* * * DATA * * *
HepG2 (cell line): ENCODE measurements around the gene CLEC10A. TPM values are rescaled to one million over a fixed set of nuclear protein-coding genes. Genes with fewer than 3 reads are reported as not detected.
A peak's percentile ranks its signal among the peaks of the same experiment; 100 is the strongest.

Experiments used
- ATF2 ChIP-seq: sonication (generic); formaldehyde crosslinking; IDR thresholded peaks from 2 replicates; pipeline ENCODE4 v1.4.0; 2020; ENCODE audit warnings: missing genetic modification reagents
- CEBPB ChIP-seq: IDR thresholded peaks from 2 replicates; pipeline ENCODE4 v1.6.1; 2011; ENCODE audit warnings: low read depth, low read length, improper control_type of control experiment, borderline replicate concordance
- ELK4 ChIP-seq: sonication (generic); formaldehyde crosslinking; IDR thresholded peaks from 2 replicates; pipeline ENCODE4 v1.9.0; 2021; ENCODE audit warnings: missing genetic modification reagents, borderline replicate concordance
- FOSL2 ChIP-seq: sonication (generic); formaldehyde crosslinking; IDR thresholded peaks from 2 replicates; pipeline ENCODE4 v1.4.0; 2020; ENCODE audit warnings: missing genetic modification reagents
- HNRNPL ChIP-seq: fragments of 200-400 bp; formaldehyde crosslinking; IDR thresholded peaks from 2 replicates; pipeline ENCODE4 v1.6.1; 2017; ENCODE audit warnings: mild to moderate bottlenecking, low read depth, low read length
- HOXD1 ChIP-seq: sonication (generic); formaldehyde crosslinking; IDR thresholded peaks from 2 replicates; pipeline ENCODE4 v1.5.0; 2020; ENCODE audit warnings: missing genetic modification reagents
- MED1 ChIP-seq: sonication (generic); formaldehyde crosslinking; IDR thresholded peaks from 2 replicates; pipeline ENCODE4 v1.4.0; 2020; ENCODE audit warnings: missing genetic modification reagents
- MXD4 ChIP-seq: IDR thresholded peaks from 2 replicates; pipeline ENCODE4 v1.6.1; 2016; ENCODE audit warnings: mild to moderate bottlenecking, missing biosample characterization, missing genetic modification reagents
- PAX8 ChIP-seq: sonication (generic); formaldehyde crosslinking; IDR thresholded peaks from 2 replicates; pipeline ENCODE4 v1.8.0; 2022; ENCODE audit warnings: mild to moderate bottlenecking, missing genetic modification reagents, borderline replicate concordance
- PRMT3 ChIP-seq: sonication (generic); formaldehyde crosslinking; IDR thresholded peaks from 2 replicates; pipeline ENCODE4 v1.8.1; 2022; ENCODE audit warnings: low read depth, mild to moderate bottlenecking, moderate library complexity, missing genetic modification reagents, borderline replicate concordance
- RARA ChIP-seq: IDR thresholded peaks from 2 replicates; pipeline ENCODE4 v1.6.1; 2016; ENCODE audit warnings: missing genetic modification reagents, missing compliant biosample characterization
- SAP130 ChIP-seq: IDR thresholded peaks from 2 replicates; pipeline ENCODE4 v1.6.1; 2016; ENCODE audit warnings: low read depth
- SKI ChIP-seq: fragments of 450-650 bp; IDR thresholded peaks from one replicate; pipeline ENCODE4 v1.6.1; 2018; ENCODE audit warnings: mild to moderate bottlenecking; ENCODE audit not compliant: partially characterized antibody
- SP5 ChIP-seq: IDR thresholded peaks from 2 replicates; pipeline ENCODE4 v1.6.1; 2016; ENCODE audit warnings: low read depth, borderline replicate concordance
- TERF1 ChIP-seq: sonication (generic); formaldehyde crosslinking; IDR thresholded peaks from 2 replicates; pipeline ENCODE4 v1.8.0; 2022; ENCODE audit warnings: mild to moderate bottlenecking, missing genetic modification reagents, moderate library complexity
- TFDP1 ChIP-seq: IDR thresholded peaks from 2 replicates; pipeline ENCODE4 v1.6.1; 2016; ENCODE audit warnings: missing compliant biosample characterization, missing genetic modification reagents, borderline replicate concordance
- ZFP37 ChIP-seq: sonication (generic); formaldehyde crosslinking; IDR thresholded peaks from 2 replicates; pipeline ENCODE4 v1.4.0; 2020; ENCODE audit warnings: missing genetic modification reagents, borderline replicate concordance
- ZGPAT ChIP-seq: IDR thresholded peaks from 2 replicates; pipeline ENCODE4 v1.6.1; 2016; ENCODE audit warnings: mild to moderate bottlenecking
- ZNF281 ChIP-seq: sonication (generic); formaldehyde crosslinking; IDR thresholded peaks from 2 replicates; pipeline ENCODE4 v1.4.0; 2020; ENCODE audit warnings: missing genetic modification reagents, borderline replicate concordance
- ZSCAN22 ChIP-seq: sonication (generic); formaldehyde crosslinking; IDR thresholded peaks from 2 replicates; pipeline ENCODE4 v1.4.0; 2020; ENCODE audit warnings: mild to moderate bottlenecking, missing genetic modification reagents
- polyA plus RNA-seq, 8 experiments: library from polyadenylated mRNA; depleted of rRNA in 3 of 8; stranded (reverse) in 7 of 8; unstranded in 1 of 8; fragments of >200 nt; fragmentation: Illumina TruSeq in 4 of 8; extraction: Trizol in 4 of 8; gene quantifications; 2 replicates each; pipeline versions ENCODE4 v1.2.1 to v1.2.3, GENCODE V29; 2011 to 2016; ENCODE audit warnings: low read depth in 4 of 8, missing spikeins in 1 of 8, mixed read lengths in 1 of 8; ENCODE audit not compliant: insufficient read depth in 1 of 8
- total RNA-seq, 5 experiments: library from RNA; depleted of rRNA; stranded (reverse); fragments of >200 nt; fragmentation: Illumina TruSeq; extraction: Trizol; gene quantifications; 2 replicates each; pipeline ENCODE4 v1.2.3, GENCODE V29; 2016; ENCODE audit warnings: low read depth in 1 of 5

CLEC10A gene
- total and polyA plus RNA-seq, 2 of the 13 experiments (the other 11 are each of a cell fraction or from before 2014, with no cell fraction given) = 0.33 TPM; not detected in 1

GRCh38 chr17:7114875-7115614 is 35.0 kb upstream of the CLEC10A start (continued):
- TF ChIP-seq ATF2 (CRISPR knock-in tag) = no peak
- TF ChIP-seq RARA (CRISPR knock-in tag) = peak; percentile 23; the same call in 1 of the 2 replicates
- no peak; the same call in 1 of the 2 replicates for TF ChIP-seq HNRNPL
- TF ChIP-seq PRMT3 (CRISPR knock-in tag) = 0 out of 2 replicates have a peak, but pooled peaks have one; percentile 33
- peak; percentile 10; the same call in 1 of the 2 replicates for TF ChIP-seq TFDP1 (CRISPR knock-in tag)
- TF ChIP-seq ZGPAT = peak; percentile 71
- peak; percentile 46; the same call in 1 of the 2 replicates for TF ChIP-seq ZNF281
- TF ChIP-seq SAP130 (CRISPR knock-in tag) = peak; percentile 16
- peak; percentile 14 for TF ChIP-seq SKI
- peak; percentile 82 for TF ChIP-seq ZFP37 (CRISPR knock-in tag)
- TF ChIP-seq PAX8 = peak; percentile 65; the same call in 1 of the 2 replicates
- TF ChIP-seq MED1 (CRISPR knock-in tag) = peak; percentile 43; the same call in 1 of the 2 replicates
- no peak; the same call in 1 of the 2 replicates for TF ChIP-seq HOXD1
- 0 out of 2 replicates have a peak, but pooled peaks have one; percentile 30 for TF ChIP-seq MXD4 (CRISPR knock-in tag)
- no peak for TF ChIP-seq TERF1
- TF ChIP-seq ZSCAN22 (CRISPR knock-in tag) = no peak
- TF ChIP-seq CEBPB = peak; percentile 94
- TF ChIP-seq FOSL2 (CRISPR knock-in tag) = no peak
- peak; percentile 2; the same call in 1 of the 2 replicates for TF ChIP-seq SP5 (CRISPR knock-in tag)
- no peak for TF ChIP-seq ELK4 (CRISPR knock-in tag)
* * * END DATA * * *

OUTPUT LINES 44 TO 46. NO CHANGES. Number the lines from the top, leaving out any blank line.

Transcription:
- TF ChIP-seq ZSCAN22 (CRISPR knock-in tag) = no peak
- TF ChIP-seq CEBPB = peak; percentile 94
- TF ChIP-seq FOSL2 (CRISPR knock-in tag) = no peak